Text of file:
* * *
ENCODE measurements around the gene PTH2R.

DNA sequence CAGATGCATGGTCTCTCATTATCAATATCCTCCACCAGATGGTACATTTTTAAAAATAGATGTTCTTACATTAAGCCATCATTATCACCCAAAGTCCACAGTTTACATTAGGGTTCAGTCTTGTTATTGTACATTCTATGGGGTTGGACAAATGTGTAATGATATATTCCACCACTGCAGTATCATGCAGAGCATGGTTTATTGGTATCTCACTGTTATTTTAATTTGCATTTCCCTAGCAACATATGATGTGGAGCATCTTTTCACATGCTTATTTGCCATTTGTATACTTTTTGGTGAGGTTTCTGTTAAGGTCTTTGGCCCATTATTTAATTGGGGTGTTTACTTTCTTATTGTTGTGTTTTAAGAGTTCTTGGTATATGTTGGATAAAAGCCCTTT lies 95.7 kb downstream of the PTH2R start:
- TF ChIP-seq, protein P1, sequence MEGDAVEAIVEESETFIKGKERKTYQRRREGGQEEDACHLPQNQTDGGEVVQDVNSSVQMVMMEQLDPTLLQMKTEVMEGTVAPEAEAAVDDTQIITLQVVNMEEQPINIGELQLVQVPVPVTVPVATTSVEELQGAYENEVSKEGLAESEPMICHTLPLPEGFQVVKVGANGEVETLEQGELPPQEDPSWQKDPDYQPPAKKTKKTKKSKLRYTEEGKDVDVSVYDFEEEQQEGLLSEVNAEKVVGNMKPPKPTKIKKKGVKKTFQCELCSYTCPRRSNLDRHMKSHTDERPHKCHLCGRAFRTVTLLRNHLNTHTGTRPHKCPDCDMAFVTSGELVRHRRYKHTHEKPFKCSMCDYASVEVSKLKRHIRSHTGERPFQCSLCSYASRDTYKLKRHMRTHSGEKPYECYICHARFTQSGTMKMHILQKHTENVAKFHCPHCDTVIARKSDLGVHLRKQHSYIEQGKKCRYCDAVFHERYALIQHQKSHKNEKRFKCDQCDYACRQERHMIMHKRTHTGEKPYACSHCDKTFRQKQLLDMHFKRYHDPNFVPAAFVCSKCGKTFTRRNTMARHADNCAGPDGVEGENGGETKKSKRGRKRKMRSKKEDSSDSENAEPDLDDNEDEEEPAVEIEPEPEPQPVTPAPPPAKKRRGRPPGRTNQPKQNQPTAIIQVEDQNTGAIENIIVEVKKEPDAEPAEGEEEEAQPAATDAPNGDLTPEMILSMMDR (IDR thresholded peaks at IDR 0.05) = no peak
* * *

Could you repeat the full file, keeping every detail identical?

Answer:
ENCODE measurements around the gene PTH2R.

DNA sequence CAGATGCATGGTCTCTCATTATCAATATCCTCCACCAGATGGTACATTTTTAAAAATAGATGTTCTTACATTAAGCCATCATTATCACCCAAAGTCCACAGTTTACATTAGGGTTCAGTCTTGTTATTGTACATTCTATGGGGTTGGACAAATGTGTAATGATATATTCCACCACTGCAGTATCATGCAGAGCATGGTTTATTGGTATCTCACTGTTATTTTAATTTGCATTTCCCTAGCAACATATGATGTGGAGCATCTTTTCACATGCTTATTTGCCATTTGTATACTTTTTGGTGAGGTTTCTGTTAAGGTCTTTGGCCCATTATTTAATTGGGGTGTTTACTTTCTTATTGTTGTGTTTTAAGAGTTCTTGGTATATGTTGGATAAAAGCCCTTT lies 95.7 kb downstream of the PTH2R start:
- TF ChIP-seq, protein P1, sequence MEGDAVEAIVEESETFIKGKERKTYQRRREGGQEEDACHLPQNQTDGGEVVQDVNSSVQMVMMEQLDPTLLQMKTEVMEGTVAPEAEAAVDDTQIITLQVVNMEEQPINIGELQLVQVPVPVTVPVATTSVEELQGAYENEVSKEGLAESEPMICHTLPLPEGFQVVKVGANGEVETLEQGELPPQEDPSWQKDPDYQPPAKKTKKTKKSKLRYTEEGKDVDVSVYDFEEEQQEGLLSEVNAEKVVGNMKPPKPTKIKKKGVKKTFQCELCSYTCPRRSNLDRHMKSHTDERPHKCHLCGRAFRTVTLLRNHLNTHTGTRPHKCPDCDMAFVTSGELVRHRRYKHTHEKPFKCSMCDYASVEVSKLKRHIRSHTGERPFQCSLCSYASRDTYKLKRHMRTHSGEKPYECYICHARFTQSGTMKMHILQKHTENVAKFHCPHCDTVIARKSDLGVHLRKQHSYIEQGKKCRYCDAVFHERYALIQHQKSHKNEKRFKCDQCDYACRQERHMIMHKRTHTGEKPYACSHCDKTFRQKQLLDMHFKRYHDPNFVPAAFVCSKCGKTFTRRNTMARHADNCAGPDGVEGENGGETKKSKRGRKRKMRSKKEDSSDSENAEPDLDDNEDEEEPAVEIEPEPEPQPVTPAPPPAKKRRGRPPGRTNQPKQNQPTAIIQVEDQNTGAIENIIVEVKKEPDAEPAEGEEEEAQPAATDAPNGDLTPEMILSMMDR (IDR thresholded peaks at IDR 0.05) = no peak